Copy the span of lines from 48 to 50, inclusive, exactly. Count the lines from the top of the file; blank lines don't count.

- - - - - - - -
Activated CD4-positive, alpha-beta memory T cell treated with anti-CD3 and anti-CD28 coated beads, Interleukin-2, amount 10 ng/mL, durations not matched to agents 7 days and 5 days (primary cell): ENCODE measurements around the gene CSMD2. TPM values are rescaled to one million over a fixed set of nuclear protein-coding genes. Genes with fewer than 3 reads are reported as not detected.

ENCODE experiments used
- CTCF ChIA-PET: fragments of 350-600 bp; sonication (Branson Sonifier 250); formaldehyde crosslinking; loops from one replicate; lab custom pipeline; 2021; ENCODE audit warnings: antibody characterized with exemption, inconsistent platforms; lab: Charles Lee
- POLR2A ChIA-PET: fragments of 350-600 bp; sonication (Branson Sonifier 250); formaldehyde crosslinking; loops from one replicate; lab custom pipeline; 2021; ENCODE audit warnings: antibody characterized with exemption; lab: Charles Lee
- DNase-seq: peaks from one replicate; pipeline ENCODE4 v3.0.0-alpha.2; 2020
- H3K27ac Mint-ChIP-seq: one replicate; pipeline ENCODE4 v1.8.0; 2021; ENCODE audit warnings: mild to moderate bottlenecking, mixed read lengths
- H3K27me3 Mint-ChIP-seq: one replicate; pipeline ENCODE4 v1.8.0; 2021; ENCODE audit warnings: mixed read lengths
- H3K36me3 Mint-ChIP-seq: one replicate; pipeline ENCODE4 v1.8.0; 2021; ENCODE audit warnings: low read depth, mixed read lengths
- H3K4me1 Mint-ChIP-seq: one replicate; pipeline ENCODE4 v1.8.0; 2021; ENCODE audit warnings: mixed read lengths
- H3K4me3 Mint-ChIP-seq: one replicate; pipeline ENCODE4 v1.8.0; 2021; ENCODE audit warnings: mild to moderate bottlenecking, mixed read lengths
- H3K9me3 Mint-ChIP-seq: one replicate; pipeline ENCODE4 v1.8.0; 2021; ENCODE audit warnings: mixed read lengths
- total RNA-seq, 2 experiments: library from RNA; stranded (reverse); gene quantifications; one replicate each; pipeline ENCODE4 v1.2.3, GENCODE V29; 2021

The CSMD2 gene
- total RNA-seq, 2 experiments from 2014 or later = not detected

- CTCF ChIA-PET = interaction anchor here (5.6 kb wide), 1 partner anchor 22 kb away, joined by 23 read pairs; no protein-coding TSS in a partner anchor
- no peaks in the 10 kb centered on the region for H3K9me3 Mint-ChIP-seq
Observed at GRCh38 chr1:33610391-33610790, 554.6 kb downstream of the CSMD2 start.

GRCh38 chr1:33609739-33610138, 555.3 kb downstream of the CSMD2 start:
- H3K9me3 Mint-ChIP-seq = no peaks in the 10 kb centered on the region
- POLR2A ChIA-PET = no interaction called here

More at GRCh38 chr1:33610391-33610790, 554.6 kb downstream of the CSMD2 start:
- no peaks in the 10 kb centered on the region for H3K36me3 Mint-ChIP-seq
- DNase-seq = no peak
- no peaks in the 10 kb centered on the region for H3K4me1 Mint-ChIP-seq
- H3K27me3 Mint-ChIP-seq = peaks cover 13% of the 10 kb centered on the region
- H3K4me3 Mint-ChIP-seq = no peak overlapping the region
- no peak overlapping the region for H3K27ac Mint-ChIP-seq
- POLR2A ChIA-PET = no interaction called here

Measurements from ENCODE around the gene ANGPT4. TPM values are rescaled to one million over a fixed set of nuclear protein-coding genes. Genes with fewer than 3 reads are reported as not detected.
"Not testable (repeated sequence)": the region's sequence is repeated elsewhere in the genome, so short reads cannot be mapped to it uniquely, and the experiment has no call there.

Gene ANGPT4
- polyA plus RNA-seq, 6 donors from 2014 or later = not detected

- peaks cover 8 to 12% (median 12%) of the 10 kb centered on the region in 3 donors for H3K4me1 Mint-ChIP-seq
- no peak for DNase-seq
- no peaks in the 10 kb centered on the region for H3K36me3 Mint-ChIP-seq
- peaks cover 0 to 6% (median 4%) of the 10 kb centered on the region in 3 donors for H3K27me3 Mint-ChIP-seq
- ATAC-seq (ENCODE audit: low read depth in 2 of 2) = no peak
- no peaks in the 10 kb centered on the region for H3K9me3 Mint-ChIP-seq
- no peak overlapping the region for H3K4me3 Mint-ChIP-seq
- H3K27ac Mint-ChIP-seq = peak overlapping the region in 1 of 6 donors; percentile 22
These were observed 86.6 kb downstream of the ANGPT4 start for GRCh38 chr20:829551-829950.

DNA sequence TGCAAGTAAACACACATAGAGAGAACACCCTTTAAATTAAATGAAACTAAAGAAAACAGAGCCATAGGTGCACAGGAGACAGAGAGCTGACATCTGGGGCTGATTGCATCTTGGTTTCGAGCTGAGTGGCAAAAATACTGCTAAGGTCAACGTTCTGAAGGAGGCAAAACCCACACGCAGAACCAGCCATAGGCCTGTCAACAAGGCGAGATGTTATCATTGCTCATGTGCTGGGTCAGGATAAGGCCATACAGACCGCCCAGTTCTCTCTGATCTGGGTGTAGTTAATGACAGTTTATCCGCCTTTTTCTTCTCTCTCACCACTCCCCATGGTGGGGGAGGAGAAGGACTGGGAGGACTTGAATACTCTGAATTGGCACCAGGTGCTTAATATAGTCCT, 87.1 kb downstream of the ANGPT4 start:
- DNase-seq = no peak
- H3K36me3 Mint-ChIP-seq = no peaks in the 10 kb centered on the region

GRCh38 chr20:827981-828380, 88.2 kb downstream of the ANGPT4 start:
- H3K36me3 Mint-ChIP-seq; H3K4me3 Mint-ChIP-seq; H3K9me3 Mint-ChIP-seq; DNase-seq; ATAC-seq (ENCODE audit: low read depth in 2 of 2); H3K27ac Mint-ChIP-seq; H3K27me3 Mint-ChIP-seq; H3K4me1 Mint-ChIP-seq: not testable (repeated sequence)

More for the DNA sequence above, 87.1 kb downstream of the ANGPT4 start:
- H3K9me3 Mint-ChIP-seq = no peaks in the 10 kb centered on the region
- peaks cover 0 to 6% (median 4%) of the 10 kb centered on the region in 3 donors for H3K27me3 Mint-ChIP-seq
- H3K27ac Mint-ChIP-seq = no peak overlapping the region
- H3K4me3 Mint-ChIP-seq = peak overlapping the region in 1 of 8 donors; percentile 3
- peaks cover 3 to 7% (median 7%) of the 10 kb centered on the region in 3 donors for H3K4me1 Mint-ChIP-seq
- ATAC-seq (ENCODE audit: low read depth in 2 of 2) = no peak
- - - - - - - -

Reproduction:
- H3K9me3 Mint-ChIP-seq = no peaks in the 10 kb centered on the region
- peaks cover 0 to 6% (median 4%) of the 10 kb centered on the region in 3 donors for H3K27me3 Mint-ChIP-seq
- H3K27ac Mint-ChIP-seq = no peak overlapping the region